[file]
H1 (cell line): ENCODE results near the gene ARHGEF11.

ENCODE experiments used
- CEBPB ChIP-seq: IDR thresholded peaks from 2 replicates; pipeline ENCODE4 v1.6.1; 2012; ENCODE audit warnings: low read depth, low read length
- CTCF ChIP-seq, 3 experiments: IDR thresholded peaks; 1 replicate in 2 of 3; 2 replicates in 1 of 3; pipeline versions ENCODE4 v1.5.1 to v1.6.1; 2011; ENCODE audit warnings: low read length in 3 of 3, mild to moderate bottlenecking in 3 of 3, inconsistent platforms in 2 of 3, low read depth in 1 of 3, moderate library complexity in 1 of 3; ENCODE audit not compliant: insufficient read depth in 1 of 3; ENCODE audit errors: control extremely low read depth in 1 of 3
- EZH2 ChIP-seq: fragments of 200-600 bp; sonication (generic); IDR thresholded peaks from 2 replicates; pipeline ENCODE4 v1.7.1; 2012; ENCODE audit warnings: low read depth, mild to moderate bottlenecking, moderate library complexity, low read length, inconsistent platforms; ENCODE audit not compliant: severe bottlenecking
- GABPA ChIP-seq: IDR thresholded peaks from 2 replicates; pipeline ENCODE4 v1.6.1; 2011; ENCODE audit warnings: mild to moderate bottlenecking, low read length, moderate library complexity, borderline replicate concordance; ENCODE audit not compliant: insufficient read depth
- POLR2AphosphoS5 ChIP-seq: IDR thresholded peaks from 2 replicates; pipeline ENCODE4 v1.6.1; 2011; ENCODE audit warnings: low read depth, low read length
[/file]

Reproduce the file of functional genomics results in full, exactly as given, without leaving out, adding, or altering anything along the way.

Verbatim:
H1 (cell line): ENCODE results near the gene ARHGEF11.

ENCODE experiments used
- CEBPB ChIP-seq: IDR thresholded peaks from 2 replicates; pipeline ENCODE4 v1.6.1; 2012; ENCODE audit warnings: low read depth, low read length
- CTCF ChIP-seq, 3 experiments: IDR thresholded peaks; 1 replicate in 2 of 3; 2 replicates in 1 of 3; pipeline versions ENCODE4 v1.5.1 to v1.6.1; 2011; ENCODE audit warnings: low read length in 3 of 3, mild to moderate bottlenecking in 3 of 3, inconsistent platforms in 2 of 3, low read depth in 1 of 3, moderate library complexity in 1 of 3; ENCODE audit not compliant: insufficient read depth in 1 of 3; ENCODE audit errors: control extremely low read depth in 1 of 3
- EZH2 ChIP-seq: fragments of 200-600 bp; sonication (generic); IDR thresholded peaks from 2 replicates; pipeline ENCODE4 v1.7.1; 2012; ENCODE audit warnings: low read depth, mild to moderate bottlenecking, moderate library complexity, low read length, inconsistent platforms; ENCODE audit not compliant: severe bottlenecking
- GABPA ChIP-seq: IDR thresholded peaks from 2 replicates; pipeline ENCODE4 v1.6.1; 2011; ENCODE audit warnings: mild to moderate bottlenecking, low read length, moderate library complexity, borderline replicate concordance; ENCODE audit not compliant: insufficient read depth
- POLR2AphosphoS5 ChIP-seq: IDR thresholded peaks from 2 replicates; pipeline ENCODE4 v1.6.1; 2011; ENCODE audit warnings: low read depth, low read length